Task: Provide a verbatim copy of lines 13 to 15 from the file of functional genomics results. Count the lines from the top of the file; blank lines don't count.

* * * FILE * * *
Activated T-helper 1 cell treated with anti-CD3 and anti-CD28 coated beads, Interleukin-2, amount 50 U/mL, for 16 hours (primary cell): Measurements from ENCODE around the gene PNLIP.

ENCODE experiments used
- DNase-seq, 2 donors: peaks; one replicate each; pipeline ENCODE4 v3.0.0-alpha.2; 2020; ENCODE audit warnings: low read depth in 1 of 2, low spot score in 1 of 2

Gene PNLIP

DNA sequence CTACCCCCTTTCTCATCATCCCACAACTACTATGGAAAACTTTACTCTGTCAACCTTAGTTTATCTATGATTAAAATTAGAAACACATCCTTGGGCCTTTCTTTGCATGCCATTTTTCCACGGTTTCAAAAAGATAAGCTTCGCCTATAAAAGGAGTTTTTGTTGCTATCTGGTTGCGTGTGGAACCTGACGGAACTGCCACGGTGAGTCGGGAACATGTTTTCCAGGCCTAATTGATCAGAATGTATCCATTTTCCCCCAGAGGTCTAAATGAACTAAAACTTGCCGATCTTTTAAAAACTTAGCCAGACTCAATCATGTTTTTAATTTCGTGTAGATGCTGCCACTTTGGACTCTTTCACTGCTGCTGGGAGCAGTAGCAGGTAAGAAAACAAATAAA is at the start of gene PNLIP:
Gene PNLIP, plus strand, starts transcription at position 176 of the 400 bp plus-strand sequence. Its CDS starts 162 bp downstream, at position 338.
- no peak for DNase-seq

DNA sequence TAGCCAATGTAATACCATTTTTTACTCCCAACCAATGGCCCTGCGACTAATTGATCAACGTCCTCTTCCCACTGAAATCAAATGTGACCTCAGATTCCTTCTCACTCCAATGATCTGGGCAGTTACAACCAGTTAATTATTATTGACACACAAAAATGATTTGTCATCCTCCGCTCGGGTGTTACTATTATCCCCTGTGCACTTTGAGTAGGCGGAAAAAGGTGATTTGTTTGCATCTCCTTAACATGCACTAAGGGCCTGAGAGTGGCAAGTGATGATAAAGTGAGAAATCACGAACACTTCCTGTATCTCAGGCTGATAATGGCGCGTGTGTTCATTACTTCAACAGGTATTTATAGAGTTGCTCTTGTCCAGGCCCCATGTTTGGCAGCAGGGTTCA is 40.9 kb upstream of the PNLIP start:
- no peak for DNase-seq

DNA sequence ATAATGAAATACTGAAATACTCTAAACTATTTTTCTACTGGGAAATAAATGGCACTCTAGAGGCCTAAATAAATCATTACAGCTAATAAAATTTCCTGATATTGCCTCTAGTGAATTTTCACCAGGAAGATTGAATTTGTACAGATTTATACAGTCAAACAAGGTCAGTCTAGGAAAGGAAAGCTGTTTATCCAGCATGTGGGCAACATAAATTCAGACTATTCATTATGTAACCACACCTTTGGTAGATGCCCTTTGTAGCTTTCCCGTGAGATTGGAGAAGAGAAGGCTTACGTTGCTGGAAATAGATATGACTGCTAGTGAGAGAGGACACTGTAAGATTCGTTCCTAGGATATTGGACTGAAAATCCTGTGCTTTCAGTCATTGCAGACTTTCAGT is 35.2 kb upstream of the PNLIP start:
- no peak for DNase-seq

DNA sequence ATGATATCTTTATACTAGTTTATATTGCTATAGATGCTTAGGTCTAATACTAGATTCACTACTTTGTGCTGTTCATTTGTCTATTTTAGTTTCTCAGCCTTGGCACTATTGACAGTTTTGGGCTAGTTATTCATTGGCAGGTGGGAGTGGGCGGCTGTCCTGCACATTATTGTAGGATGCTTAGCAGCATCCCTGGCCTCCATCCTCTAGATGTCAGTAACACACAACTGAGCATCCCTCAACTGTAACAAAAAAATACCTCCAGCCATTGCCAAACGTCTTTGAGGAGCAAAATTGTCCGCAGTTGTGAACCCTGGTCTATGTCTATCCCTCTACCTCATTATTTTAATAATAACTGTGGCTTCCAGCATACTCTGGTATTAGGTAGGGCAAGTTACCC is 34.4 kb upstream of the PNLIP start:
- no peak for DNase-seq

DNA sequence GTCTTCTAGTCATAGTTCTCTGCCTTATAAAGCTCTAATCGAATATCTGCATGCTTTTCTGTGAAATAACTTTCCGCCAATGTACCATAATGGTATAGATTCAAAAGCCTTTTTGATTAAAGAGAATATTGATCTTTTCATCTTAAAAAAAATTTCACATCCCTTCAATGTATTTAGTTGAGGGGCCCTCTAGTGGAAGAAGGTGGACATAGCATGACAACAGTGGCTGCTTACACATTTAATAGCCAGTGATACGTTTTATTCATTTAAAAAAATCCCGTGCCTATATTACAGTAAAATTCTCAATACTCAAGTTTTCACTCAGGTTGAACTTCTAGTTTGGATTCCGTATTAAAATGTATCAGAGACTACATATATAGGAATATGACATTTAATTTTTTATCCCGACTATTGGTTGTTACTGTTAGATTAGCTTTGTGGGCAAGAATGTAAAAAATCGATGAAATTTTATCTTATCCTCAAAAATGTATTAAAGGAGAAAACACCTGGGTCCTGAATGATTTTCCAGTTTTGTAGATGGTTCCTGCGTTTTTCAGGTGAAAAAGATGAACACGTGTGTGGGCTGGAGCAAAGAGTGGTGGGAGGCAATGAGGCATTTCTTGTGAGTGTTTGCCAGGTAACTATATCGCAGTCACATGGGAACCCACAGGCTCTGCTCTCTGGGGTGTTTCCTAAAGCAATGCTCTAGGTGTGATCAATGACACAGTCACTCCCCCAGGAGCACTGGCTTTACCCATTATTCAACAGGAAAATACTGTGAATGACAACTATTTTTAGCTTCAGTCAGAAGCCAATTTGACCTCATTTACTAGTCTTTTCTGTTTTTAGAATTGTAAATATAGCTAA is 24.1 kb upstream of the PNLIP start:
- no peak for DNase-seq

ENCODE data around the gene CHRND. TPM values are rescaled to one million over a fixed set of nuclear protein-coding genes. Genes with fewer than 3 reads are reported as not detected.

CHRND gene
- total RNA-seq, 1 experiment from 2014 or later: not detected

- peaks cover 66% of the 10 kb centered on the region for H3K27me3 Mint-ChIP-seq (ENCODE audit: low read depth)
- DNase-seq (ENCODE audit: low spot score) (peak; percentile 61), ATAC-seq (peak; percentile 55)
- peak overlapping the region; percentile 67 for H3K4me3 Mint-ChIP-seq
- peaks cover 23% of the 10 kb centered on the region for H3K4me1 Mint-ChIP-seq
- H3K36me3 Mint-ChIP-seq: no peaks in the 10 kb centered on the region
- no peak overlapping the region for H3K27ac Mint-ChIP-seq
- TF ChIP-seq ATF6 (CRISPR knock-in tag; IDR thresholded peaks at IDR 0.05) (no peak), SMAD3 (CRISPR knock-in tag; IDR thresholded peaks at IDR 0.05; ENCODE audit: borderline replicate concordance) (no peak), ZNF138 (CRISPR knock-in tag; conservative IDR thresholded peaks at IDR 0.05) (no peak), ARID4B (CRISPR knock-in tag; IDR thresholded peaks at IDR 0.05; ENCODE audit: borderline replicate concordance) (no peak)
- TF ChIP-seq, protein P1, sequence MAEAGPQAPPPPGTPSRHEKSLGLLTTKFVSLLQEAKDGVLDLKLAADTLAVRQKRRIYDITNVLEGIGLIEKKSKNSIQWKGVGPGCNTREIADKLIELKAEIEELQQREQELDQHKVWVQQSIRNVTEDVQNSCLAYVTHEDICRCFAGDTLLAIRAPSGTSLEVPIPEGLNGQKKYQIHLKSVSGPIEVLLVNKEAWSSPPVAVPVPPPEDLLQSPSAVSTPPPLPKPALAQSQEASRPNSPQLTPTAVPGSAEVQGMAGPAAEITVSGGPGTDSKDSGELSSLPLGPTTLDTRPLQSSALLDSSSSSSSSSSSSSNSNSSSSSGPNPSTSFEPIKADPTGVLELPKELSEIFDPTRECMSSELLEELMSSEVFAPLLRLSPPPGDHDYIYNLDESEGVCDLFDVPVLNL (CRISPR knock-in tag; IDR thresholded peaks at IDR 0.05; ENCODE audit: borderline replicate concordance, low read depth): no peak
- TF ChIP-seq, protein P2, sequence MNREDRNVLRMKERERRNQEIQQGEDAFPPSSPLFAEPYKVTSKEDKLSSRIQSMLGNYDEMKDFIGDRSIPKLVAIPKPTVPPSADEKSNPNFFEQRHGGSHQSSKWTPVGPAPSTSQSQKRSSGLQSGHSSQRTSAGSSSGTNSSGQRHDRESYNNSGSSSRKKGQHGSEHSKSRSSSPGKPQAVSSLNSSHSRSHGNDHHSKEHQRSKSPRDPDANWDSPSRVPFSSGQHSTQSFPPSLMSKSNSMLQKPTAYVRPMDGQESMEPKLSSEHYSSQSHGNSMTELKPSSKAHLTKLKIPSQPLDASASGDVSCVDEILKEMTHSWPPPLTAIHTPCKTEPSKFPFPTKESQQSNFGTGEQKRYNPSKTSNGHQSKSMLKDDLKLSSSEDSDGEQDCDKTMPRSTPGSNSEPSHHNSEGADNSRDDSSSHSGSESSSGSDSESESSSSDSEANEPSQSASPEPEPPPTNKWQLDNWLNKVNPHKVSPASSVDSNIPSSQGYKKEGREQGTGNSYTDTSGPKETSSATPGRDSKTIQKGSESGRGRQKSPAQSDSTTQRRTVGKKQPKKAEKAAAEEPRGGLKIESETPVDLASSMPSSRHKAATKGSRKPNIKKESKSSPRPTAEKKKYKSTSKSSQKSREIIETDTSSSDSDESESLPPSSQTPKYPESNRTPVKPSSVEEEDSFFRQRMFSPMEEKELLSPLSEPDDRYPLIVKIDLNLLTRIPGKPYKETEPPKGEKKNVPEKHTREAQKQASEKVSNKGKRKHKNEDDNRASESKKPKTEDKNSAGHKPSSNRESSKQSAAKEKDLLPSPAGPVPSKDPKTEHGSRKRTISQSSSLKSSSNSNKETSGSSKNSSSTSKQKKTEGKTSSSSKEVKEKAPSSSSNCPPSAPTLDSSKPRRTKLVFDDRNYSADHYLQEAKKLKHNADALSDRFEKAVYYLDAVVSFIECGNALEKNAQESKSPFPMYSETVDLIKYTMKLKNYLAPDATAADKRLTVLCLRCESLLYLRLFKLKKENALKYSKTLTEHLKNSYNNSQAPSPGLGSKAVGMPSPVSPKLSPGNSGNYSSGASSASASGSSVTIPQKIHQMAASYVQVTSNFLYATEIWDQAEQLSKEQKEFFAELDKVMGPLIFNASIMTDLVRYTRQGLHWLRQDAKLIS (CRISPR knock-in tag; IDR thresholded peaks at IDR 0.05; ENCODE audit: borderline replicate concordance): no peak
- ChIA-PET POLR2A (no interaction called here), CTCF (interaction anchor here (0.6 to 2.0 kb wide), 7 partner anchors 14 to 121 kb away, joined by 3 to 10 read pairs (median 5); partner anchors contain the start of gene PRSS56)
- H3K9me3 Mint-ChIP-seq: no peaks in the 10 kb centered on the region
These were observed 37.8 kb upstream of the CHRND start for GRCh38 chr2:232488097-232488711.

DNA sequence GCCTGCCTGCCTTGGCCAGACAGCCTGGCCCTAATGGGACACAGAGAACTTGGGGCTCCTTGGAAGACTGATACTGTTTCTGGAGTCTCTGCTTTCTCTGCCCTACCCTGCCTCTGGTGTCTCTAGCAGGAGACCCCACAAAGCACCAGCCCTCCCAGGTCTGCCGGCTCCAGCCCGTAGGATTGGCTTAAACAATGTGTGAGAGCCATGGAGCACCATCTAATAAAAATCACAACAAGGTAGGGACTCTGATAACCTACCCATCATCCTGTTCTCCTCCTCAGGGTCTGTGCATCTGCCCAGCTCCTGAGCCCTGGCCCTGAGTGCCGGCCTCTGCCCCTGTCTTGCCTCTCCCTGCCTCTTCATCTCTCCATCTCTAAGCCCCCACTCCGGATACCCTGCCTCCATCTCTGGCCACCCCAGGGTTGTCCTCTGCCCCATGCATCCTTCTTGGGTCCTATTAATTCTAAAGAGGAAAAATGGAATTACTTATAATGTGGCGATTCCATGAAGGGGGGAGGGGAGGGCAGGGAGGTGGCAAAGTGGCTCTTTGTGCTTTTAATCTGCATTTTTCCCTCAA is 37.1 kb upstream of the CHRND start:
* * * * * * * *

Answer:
- no peak for DNase-seq

DNA sequence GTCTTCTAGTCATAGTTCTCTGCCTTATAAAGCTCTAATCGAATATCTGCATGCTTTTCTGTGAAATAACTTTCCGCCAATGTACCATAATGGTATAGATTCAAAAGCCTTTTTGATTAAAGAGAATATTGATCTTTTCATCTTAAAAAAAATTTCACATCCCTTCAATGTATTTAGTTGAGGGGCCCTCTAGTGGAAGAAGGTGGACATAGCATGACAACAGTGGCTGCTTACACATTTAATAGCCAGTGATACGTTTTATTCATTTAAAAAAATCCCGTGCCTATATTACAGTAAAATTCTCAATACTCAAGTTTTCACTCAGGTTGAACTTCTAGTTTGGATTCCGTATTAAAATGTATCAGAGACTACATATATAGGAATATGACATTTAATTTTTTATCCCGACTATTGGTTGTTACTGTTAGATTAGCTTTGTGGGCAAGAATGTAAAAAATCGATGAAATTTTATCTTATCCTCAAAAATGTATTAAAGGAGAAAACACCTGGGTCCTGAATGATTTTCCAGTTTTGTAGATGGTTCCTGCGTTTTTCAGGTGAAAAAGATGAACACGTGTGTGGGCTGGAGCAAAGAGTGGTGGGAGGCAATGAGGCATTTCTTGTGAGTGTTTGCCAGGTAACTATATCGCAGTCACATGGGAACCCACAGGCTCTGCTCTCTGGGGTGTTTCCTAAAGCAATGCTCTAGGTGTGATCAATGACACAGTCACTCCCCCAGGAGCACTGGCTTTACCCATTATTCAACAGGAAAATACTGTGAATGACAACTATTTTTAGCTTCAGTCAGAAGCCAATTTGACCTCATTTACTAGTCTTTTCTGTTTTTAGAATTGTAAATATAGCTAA is 24.1 kb upstream of the PNLIP start:
- no peak for DNase-seq